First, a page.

Legislature faces heat for failure to deal with misconduct allegations
A Republican member of the Legislative Ethics Commission said Thursday she thinks investigations of legislative ethics should be independent of the Illinois General Assembly.
State Sen. Karen McConnaughay, R-St. Charles, said she is working with others "to completely change the ethics commission."
"It is very clear the General Assembly cannot police itself," McConnaughay said. "Anybody who would legitimately want to bring forward a complaint needs to have a process in place where they know the General Assembly cannot tinker or affect the outcome. That the individual who is going to investigate the complaint is in no way tied to the General Assembly in any way, shape or form. Unless you do that, it is a completely flawed, waste of time."
McConnaughay made the comments as the General Assembly continued to grapple from fallout from its failure to appoint a legislative inspector general to investigate complaints about misconduct in the Legislature. The last person to hold the job full time left in 2014 and a temporary replacement left in 2015. The job has been vacant since.
Under the procedures of the office, the inspector general gives an initial review to misconduct complaints filed with the office, and then makes a recommendation to the Legislative Ethics Commission if further investigation is warranted. The commission is made up of two Republicans and two Democrats each from the House and the Senate.
As a member of the commission, McConnaughay said she repeatedly asked if there were any cases filed, even though there was no inspector general. McConnaughay said she was told there were none.
On Tuesday, though, activist Denise Rotheimer testified before a House committee and said she was the victim of sexual harassment in 2016 by Sen. Ira Silverstein, D-Chicago. Silverstein has denied that he harassed Rotheimer.
Subsequently, Senate President John Cullerton's office said Cullerton was aware of the allegations against Silverstein and that a complaint had been filed with the Legislative Inspector General's office.
After seeing that, McConnaughay, who described herself as "very irate," said she called Randy Erford, executive director of the Legislative Ethics Commission, to ask how there could be no pending cases if a complaint had been registered against Silverstein.
She said that's when she was told that a complaint doesn't become a case until the inspector general reviews the complaint and recommends further action. Since there is no inspector general to review the complaints, there are no cases pending. However, 27 complaints have been filed in the past 2 years and are awaiting review.
"There's a serious game of semantics being played here," McConnaughay said. "If I knew I had to ask questions in a certain way, believe me, I would have asked it."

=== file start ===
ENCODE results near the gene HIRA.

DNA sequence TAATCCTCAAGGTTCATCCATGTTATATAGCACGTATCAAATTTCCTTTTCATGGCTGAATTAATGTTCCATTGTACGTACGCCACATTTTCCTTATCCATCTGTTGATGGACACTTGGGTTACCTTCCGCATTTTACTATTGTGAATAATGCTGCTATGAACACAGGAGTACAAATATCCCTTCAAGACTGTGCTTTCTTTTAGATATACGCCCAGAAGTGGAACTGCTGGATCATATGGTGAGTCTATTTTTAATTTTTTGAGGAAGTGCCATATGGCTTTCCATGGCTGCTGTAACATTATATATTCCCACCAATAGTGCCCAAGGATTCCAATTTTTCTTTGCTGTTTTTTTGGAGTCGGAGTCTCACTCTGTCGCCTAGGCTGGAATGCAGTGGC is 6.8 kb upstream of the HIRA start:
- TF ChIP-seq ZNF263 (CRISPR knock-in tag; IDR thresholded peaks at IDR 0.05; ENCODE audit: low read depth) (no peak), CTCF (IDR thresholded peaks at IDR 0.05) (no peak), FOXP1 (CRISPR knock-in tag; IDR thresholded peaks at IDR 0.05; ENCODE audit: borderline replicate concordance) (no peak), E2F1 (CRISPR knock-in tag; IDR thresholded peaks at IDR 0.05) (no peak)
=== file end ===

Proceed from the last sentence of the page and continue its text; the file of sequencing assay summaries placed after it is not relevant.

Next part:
Erford could not be reached for comment. Sen. Terry Link, D-Waukegan, current chair of the Legislative Ethics Commission, said Erford is the office administrator and does not have investigative authority.
The nature of the complaints that have been filed are not public; even commission members are not provided with details, such as the identity of the individuals involved.
"No one should be told the details of these things before an inspector general looks at it," McConnaughay said.
She did say that she was told a number of the pending complaints did not involve the legislative branch and would have to be redirected.
McConnaughay acknowledged she is still working on what sort of mechanism could be put into place to make the review separate from the Legislature.
"I have to believe that we are capable of coming up with a process that we can resist the process of politicizing," she said.
Cullerton issued a statement Wednesday saying he expects an interim inspector general to be named soon. The Legislative Ethics Commission, composed of the eight lawmakers, has final approval over the appointment of a legislative inspector general.
[Over the weekend, a former federal prosecutor, Julie B. Porter, was appointed as the new legislative inspector general.]
McConnaughay said various members of the commission have put forward names of potential candidates "and all of them have been thrown into a black hole and nothing comes of it."
Link agreed that names have been suggested, but said the potential candidates have not been interested in the job that is officially part-time. The inspector general is paid an hourly rate based on time spent on the investigations.
"I've recommended a few to the president," Link said. "We've tried to reach out to people. Nobody has said, 'Oh yeah, I would really love to do this job.' Everybody that we have reached out to, after consideration and thought says, 'No, I don't want to spend the time or the energy.'"
Link said that while it is not a full-time job, it can be time-consuming.
Since the appointment of an inspector general essentially requires the approval of three of the four legislative leaders, "no blame can be put on one particular individual," Link said.
McConnaughay said the inaction over appointing a new legislative inspector general is the result of the "hyper-partisan atmosphere" in the General Assembly.
"Neither side trusts the other," she said.
Link said he was aware that complaints were pending, awaiting action by an inspector general when one is appointed.
"Out of this, my history of being on the commission, maybe three or four of these would be the type that would really be investigated. Maybe. Maybe none," he said. "It's not like there's a thousand [complaints] waiting to be investigated."
McConnaughay said the number of complaints might increase if people thought the process was independent of the Legislature.
"Maybe not everybody feels comfortable coming forward," she said. "If we truly had a process that was outside of the control of the General Assembly, would we see an increase in complaints? That's an interesting question."